There are records of soap use that date as far back as ancient Babylon in the third millennium BC, espcially those using natural ingredients such as Bamboo Charcoal Soap. Strangely, the Romans were not known to use soap. Though the word ‘soap’ first appears in a text written by the famous Roman scholar ‘Pliny the Elder’, he refers to it as a kind of ancient hair gel in use in some regions of the time, not for its detergent qualities.
Lye soap of the kind we know today was invented by the Arabs well after the fall of the Roman Empire, in either the 6th or 7th centuries AD. The formula is the same basic formula we still use today. Generally, lye soaps are made by mixing animal fats with lye. Because lye is such a caustic chemical, this can be a dangerous process, but the resulting lye soap is of course harmless. Several alternative fats can be used to make a lye soap, many people make their own soaps at home using olive oil. Soap made with olive oil is sometimes called Castile soap, after the region of Spain in which it first became popular. If you want to get hold of a homemade soap recipe, then do a search online or check back here for updates and links to homemade soap recipes.
There's no question of doubt that we do love our soapy products here in the west. It's not just the fragrance we're attracted to, but the whole experience which includes smell, touch, appearance, and experience, packaging and lather along with hyped up benefits are what keeps out love affair with lye soap going.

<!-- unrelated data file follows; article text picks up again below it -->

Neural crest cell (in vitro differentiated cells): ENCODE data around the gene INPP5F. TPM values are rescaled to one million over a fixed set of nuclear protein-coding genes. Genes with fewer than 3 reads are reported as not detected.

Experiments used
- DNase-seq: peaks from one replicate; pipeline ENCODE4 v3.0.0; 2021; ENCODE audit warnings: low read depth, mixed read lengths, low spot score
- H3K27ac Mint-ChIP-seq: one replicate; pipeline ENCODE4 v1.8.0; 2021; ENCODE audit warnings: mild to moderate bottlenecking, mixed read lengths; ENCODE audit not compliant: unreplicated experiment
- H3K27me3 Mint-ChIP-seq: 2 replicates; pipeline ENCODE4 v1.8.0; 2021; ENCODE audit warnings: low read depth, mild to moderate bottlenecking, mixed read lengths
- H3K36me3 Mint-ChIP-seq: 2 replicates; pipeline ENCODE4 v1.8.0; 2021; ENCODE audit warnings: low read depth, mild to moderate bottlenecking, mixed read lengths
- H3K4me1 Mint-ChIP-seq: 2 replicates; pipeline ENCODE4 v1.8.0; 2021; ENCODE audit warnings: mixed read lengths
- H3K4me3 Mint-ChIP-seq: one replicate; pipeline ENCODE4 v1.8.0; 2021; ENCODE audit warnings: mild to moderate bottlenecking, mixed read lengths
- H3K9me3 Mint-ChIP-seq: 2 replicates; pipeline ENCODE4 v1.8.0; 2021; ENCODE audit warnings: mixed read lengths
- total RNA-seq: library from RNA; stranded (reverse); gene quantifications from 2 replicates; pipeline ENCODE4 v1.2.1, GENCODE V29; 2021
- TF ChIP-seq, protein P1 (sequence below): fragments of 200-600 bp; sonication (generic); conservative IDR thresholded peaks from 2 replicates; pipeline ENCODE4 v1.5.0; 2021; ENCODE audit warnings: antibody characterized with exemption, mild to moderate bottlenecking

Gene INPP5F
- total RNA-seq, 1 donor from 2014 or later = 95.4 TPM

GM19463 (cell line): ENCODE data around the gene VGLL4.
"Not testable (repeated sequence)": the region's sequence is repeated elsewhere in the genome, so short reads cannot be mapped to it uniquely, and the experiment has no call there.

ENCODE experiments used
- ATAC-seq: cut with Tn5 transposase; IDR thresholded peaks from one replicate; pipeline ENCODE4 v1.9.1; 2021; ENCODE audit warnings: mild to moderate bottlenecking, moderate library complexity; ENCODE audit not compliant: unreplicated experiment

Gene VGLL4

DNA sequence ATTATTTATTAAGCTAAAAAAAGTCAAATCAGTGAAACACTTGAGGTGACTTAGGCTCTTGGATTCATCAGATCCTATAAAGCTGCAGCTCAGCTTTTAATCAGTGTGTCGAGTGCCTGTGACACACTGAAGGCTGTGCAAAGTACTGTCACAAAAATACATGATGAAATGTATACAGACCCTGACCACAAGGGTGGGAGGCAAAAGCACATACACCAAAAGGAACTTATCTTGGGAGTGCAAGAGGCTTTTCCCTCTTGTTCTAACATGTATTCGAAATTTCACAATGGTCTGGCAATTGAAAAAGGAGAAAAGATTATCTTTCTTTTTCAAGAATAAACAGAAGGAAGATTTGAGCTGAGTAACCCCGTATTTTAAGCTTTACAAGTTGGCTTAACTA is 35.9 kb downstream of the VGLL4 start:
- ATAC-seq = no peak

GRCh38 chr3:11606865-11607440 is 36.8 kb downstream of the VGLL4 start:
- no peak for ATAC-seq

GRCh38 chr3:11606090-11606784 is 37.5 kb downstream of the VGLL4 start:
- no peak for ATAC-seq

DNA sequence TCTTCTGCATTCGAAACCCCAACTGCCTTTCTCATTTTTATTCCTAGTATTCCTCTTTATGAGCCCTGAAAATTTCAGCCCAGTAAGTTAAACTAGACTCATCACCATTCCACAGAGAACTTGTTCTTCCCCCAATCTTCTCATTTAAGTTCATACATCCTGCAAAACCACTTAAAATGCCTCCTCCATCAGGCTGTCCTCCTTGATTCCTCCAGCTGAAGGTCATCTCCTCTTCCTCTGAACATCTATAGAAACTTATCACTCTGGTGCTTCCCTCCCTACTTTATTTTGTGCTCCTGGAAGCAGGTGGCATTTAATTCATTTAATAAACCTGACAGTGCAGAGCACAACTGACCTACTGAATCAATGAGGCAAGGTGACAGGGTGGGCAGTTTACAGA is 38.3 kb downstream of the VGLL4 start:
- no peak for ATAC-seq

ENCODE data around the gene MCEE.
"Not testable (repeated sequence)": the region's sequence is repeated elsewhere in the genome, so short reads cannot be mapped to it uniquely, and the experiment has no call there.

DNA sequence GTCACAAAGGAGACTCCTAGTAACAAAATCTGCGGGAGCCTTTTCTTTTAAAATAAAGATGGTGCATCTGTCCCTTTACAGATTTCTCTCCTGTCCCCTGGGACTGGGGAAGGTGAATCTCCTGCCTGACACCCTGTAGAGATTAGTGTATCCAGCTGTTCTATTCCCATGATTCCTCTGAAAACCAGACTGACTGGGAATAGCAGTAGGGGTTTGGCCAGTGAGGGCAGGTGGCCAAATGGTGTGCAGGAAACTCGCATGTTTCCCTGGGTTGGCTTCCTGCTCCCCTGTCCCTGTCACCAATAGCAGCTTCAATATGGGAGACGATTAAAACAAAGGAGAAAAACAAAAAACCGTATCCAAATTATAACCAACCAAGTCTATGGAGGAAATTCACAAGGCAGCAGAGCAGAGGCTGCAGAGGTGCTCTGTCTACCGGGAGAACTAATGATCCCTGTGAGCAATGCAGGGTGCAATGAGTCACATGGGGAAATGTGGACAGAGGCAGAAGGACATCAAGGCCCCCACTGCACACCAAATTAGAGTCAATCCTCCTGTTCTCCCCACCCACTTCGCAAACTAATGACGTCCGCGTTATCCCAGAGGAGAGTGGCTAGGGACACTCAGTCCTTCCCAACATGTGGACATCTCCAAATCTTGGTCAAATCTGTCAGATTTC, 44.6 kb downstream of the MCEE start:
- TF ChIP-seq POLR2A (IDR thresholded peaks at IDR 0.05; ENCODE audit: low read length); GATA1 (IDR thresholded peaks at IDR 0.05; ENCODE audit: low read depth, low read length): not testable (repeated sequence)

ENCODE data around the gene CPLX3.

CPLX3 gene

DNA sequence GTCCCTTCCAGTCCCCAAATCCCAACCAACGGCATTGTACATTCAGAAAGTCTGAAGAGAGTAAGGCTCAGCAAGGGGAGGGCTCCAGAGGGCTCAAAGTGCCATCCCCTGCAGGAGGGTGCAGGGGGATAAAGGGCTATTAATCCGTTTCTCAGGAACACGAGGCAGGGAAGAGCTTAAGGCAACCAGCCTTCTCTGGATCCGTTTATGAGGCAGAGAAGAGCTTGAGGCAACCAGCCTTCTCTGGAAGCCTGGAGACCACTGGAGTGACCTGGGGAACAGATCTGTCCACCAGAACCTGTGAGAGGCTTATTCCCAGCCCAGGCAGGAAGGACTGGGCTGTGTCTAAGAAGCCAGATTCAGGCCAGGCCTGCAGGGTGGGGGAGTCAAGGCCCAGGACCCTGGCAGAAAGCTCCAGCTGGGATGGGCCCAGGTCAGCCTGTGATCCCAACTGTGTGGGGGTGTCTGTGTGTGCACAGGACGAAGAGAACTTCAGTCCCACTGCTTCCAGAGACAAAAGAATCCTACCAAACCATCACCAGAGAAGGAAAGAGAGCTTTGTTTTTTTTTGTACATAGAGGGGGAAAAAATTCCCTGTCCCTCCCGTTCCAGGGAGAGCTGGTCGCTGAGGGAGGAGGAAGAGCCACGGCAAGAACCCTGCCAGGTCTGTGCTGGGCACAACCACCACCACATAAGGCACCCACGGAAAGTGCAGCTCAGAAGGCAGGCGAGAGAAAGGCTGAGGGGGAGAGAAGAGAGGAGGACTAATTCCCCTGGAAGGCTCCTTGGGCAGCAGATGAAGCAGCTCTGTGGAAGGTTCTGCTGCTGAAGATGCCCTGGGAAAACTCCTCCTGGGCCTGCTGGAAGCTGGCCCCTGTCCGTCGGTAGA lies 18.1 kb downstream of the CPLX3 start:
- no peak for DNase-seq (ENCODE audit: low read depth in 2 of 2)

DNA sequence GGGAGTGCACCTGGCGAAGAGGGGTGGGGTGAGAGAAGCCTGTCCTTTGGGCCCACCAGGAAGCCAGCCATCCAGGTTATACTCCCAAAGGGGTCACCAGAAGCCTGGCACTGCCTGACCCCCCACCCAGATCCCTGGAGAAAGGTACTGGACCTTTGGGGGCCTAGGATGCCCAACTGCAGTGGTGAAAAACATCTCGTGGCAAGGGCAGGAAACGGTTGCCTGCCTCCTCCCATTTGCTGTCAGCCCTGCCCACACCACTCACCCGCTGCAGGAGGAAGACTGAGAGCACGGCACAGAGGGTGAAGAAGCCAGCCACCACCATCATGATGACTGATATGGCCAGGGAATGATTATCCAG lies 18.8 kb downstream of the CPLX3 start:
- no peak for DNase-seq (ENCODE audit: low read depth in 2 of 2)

Footnote: Because we're living in a world where everything is mass produced and therefore the same, people are beginning to look at unique products. This means back to the good old days where a label with 'handmade' hanging off a product really meant something. Soaps are no different. There are some weird and wonderful soaps for sale in the numerous supermarkets and cosmetic departments, but they're available to everyone and anyone. Many creative individuals are seeing the niche and beginning to sell their unique homemade lye soaps to others and from some of the early reports from women in particular, this relatively new concept of a homemade soap making business is showing great potential.